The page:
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When I draw a plane with a transparent texture (for example the windows of a house), I see lines or triangles where they are not supposed to be. How can I fix this?


Here is the method I use to draw one window. I temporary enable blending to make the window transparent.

 static void drawWindow(int startX, int startY, int endX, int endY) {

    glTranslatef(startX, startY, 0);

    glTexCoord2d(1, 1);
    glVertex3d(0, 0, 0);
    glTexCoord2d(0, 1);
    glVertex3d(endX - startX, endY - startY, 0);
    glTexCoord2d(0, 0);
    glVertex3d(endX - startX, endY - startY, 200);
    glTexCoord2d(1, 0);
    glVertex3d(0, 0, 200);

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Why are you using immediate mode? Using IM has been discouraged ever since vertex arrays got available, so for almost 20 years. Why for all what is good on earth are you hardcoding your geometry? Put your geometry in a file that you load at runtime and render it using vertex arrays. – datenwolf Jan 12 '13 at 21:51
Have you got polygon smoothing turned on? – JasonD Jan 12 '13 at 21:51
@JasonD Thanks for your comment. Yes it is turned on. When I disable it, the lines are indeed gone. Should I just turn it off then? – Yatoom Jan 13 '13 at 0:00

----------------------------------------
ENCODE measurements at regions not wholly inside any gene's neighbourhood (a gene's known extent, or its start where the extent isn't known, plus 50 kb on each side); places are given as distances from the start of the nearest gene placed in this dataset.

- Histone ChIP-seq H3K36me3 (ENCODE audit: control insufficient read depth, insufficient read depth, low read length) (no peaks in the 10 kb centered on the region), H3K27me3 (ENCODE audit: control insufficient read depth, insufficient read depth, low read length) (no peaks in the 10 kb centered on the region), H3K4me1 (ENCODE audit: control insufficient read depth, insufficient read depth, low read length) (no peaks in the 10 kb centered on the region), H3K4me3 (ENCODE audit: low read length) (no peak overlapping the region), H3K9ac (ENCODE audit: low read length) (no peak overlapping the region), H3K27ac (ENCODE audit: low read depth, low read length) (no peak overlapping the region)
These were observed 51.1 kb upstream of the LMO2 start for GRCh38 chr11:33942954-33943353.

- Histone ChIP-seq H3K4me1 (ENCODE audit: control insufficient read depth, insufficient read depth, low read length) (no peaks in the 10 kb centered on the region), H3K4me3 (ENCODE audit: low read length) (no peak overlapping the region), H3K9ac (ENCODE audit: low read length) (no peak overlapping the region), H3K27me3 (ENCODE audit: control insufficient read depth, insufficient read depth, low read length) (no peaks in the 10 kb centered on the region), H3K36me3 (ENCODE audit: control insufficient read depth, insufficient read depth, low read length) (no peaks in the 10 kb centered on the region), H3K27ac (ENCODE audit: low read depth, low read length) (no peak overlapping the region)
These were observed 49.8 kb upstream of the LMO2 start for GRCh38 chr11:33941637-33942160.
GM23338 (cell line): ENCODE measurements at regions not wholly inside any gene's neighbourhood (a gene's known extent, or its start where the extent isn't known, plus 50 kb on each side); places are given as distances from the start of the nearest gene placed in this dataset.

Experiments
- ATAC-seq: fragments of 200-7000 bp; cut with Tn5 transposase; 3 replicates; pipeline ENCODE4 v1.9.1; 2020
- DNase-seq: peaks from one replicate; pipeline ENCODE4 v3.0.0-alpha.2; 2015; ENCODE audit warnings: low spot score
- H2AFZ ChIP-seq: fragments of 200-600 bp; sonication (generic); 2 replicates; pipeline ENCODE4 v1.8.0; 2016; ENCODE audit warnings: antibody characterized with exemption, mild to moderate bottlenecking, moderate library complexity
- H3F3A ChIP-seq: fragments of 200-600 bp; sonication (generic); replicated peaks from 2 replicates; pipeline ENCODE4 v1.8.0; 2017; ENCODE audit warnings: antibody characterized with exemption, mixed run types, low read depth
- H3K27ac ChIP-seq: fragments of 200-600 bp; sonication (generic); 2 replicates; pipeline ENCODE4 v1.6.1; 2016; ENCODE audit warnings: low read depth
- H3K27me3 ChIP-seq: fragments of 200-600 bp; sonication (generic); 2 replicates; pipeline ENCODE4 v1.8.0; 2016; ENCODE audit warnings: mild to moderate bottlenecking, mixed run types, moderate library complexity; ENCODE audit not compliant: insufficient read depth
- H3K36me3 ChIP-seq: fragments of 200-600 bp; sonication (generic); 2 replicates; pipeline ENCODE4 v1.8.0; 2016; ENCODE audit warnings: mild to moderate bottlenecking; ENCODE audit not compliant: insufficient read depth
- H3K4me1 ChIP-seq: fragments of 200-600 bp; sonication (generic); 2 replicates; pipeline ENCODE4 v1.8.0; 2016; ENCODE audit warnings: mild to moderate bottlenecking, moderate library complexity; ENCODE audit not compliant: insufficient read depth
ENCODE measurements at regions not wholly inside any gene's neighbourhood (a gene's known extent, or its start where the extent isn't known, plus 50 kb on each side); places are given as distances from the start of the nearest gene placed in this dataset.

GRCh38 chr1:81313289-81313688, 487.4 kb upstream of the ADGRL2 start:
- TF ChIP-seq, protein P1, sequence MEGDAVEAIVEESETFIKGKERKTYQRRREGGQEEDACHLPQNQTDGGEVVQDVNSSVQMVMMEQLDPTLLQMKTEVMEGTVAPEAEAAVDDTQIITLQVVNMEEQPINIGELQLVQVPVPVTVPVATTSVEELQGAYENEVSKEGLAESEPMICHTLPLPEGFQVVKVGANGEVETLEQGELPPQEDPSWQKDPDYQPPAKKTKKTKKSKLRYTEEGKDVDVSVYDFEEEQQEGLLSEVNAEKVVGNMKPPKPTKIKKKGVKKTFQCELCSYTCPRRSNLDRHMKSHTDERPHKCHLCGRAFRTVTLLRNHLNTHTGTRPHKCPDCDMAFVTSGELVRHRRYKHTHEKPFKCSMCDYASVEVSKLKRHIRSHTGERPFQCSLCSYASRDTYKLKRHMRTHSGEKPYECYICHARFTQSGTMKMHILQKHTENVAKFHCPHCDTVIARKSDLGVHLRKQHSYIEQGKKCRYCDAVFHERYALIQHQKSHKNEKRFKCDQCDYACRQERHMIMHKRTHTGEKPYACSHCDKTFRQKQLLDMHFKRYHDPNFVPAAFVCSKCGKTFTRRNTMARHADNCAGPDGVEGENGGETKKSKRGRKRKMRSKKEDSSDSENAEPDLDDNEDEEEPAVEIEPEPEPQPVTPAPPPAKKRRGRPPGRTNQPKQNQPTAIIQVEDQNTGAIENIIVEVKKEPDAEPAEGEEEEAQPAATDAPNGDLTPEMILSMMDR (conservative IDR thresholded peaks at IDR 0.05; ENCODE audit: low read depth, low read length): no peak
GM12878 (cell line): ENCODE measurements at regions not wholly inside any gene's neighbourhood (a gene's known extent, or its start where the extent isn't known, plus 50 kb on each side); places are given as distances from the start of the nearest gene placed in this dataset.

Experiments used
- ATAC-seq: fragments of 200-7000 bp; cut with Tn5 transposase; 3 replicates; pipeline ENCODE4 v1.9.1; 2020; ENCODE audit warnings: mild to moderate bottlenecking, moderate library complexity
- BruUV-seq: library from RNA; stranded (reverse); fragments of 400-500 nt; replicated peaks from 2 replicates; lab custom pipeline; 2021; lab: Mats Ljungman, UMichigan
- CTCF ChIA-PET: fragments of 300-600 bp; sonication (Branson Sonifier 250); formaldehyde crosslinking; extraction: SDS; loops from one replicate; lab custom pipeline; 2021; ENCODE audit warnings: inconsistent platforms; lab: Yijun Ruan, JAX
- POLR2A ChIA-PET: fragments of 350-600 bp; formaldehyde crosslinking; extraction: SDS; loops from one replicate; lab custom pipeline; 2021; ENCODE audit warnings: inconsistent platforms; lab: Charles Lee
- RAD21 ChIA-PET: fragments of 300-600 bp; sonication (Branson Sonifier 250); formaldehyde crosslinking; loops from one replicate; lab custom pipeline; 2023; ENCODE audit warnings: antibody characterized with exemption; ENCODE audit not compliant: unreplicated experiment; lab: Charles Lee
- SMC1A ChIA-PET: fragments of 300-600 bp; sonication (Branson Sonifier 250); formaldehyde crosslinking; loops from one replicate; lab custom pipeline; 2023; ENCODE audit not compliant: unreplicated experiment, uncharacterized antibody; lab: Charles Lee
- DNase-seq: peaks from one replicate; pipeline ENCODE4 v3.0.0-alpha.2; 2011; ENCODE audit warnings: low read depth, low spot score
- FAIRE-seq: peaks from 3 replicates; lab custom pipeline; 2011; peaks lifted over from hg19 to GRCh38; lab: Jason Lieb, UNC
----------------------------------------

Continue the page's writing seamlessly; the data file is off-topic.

yes, it's not serving any useful purpose and is causing you problems. Use some more modern form of anti-aliasing (MSAA, etc.) instead. – JasonD Jan 13 '13 at 0:08

1 Answer 1

up vote 2 down vote accepted

This is caused by having polygon smoothing turned on, which causes GL to render the edges of the polygons differently, causing issues with alpha-blending.

It's an outdated form of AA, so best to turn it off, and use a full scene anti-aliasing method instead, such as MSAA or other similar technique.

And standard advice also applies - the fixed function pipeline is antiquated and deprecated, and generally just not recommended.

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